“It demonstrated the capacity of the Church and Mrs. Aquino to mobilize people against perceived threats to political liberties, particularly against moves that appeared to lead to the return of the Marcos-style rule,” Doronila wrote.

He added, “The point was made: if the campaign orchestrated by officials close to President Ramos had gone ahead, it would have provoked political turbulence.”

A vastly different landscape

Fast-forward to the present day, or 27 years after the Luneta prayer rally of 1997, the son and namesake of dictator Marcos is now the Philippine president. Forces associated with Marcos and his cousin, House Speaker Martin Romualdez, are making another push for charter change.

As they did nearly three decades ago under Ramos, Church and civil society groups are working together again.

On Thursday, February 22, a coalition called Siklab – “Simbahan at Komunidad laban sa Cha-Cha” – marched in Manila to oppose charter change. Prominent convenors of the group include Kidapawan Bishop Jose Colin Bagaforo, Bishop Jonel Milan, former government peace adviser Teresita Quintos-Deles, and Senator Risa Hontiveros. 

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NO TO CHA-CHA. Members of Siklab, a new coalition to oppose charger change, stage a protest in front of the Manila Cathedral, February 22, 2024. Photo by Rappler

But the landscape is now vastly different: the opposition is weak or even nonexistent, the Catholic Church has lost much of its influence in politics, and the fear of the return of “Marcos-style rule,” to borrow a term from Doronila, is gone.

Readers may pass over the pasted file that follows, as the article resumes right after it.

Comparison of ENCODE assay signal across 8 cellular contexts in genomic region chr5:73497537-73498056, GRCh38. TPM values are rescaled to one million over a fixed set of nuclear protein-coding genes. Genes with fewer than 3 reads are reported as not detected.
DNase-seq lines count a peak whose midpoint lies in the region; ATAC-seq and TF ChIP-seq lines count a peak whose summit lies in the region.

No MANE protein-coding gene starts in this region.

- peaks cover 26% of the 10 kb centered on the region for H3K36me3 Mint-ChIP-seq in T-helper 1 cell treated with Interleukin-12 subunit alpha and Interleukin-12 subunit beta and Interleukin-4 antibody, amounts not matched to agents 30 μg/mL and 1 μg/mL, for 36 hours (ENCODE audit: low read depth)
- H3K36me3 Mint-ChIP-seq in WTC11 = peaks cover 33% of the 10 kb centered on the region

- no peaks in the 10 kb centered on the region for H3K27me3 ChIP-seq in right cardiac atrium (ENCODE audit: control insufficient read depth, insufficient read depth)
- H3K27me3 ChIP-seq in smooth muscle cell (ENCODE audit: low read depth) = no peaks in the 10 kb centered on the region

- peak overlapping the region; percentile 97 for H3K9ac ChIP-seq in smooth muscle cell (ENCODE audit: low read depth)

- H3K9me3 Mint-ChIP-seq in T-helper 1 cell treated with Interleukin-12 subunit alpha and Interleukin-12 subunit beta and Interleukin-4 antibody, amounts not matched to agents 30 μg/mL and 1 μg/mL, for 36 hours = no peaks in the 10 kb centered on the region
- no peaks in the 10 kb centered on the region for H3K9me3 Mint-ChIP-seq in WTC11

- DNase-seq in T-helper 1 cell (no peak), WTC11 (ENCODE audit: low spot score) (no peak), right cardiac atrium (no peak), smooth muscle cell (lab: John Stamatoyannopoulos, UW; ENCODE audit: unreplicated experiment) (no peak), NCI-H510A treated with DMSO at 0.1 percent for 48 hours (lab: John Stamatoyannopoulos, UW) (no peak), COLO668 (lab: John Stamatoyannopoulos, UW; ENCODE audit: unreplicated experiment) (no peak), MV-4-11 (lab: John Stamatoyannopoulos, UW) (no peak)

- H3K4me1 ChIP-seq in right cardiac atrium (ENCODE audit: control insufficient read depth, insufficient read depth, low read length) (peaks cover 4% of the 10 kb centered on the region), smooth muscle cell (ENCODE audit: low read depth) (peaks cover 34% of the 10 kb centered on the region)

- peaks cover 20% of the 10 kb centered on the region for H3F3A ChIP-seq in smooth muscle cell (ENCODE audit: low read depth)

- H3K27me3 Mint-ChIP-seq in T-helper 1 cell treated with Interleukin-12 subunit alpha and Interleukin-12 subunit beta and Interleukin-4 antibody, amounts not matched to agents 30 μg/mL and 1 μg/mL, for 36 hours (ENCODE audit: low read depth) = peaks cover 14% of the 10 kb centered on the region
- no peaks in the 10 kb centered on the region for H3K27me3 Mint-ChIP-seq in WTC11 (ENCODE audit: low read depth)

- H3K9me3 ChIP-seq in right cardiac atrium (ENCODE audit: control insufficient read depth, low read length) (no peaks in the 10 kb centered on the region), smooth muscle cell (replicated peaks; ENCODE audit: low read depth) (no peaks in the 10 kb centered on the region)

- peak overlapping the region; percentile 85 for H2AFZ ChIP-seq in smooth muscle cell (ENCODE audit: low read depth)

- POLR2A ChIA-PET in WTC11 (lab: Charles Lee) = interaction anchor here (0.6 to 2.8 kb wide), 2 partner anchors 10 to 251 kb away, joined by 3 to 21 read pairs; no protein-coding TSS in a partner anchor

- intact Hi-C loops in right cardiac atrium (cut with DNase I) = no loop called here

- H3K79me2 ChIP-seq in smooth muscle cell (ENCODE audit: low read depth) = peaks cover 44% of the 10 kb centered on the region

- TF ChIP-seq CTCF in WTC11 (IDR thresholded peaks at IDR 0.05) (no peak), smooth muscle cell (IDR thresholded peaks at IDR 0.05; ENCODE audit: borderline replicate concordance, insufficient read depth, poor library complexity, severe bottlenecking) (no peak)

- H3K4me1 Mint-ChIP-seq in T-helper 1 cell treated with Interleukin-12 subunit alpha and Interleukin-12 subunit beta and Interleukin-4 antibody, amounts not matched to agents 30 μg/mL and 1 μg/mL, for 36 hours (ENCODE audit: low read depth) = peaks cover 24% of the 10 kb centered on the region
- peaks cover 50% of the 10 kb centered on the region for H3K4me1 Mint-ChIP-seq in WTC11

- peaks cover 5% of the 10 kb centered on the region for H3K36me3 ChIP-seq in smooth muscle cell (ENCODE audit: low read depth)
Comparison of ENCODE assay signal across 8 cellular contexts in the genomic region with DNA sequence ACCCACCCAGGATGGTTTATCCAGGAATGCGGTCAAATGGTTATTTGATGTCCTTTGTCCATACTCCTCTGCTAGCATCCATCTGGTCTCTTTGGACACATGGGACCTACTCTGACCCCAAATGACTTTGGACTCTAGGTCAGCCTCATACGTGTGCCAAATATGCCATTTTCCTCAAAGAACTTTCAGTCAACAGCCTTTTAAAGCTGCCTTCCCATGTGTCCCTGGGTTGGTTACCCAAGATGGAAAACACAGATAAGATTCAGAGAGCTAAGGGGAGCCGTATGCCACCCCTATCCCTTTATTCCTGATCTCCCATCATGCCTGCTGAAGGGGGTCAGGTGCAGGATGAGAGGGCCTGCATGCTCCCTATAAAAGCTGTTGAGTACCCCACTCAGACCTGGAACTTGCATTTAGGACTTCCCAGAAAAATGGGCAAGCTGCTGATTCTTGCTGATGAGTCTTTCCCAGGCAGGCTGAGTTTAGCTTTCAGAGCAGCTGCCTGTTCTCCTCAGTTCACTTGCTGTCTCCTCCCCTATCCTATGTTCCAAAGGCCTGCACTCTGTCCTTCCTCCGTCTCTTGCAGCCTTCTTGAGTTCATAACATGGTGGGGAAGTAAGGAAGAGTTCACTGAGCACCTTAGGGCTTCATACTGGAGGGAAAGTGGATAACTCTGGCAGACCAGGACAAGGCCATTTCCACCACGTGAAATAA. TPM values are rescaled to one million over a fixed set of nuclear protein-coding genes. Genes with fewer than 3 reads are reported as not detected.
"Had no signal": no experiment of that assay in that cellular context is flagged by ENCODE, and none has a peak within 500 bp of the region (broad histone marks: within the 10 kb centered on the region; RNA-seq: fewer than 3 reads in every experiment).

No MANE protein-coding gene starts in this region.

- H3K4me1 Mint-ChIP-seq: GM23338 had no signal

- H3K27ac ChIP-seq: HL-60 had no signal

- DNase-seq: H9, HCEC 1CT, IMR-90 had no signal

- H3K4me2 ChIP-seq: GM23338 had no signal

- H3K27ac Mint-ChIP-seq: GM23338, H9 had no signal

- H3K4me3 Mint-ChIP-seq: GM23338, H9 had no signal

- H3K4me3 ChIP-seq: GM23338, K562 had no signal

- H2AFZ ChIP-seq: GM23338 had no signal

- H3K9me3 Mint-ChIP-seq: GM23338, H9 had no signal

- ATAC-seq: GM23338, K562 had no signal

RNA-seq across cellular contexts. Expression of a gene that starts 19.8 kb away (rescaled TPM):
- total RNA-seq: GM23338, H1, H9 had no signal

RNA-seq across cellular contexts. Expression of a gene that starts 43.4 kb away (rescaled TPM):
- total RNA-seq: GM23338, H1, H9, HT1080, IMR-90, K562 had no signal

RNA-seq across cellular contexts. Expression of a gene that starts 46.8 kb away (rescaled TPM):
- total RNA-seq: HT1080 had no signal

The President, after all, is now a Marcos.

Let the numbers serve as a reality check.

If Mass attendance is an indication of Church influence, for example, then the Church has truly lost much of its clout. From 64% in 1991, the percentage of Filipinos who go to Mass weekly has gone down to 38% as of December 2022, according to polling firm Social Weather Stations (SWS).

Public perception of Marcos has also been reversed through the years. From 52% in 1986, the percentage of Filipinos who believe Marcos was “a thief of the nation’s wealth” went down to 48% in 1995, then slipped to 38% in 2016, and went further below to 19% in 2022, the SWS reported.

Will the anti-charter change movement still succeed as it did under Aquino and Sin?

What will it take for such movement to prosper in the current political landscape?

Let’s have a deeper conversation in the #faith channel of the new Rappler Communities app. –

1 comment

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  1. ET

    So, former President Ramos tried to change the Philippine Constitution for his own interest. Former president Corazon Aquino and Manila Archbishop Jaime Cardinal Sin blocked his action. But these two heroes are gone to help us in the recent anti-Cha-Cha move. Hence, we would like to have new leaders for this present undertaking.

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Paterno R. Esmaquel II

Paterno R. Esmaquel II, news editor of Rappler, specializes in covering religion and foreign affairs. He finished MA Journalism in Ateneo and MSc Asian Studies (Religions in Plural Societies) at RSIS, Singapore. For story ideas or feedback, email